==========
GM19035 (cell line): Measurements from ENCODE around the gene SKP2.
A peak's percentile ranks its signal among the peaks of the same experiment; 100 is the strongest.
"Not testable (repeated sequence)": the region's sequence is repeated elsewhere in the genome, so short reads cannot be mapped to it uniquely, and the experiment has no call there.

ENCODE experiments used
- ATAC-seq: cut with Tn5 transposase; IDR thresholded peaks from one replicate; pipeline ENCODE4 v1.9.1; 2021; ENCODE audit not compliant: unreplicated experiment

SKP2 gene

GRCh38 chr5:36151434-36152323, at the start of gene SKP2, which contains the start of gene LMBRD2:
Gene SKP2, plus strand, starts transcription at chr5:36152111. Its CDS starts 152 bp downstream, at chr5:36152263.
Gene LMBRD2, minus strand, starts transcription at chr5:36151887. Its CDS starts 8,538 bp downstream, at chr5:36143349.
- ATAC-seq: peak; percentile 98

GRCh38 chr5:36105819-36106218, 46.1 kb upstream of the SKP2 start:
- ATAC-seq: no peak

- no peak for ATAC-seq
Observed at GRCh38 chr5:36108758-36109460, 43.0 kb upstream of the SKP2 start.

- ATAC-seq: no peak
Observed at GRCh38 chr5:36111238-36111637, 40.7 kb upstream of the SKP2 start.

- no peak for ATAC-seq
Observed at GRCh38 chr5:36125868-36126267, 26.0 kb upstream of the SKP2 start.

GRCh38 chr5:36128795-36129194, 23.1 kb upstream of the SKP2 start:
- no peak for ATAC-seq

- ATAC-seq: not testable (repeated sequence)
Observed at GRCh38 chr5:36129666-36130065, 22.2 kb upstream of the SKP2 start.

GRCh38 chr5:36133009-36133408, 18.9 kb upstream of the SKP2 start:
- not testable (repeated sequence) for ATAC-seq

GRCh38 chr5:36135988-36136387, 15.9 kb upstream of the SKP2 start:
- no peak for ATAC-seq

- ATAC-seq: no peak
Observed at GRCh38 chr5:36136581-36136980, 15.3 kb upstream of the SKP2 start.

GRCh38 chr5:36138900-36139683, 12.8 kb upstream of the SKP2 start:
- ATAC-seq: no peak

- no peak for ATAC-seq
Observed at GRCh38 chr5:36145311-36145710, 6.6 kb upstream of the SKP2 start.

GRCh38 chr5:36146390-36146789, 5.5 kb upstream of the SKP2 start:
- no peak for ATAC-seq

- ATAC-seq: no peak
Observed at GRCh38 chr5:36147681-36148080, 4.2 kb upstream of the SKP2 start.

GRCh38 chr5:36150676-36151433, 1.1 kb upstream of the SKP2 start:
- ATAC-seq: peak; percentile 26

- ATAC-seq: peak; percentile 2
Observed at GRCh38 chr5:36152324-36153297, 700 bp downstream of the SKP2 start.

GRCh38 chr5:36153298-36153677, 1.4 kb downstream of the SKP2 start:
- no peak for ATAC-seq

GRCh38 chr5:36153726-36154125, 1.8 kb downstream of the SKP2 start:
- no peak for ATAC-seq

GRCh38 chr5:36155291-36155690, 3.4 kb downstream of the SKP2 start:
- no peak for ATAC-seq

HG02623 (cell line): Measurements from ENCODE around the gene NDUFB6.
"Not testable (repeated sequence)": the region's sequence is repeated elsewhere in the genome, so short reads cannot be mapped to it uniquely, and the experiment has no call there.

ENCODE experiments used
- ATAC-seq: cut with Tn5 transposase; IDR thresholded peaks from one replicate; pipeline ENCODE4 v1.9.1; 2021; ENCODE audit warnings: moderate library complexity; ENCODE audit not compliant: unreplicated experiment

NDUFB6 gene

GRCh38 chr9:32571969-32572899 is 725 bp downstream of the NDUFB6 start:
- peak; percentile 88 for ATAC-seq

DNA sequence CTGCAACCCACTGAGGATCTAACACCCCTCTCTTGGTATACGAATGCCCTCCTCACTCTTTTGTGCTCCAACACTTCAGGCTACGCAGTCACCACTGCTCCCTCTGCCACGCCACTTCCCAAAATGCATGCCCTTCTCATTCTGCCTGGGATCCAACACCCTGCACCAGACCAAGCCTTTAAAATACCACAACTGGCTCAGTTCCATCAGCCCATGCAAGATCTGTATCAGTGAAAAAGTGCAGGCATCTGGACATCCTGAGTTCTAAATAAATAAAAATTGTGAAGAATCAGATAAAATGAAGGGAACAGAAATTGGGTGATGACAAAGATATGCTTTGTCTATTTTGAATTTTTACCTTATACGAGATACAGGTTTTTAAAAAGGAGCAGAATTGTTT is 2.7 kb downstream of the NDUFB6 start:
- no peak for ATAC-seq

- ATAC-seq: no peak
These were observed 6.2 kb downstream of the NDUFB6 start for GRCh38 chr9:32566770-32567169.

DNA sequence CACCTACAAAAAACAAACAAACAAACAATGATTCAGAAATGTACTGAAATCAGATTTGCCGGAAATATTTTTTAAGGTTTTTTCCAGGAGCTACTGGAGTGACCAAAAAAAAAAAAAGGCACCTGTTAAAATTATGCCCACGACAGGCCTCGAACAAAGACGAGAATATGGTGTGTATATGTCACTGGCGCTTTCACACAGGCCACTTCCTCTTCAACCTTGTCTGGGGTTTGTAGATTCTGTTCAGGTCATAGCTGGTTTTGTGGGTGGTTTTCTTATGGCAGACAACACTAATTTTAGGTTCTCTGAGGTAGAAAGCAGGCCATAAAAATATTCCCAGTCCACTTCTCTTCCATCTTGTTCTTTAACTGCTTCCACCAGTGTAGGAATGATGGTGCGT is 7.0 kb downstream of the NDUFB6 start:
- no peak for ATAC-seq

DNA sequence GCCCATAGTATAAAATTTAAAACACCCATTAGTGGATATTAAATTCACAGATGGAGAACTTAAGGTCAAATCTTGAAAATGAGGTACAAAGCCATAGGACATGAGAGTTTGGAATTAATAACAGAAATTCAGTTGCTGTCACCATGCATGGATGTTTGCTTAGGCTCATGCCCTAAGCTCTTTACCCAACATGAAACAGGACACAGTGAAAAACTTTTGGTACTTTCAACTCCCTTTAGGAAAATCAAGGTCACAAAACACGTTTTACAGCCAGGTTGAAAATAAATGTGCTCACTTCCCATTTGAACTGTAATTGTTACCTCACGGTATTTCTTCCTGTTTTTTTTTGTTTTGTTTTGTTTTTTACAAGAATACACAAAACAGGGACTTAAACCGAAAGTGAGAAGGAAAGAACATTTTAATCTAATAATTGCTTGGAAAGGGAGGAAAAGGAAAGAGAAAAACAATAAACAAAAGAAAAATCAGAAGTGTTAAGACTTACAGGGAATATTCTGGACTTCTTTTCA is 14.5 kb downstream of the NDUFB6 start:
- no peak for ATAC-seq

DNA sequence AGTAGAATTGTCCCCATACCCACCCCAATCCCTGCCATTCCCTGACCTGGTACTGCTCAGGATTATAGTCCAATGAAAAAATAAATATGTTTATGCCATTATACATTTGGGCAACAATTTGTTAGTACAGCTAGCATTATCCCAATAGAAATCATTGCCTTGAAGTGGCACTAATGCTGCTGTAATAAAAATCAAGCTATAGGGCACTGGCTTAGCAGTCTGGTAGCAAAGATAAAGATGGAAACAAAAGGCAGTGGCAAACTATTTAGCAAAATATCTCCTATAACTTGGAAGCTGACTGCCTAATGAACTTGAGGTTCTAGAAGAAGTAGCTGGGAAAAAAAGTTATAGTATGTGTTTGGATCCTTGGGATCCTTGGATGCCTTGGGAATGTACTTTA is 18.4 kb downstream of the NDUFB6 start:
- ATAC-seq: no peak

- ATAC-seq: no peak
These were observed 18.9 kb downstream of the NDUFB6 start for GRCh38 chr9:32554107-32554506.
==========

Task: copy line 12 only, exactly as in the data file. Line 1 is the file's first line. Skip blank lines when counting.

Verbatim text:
- ATAC-seq: no peak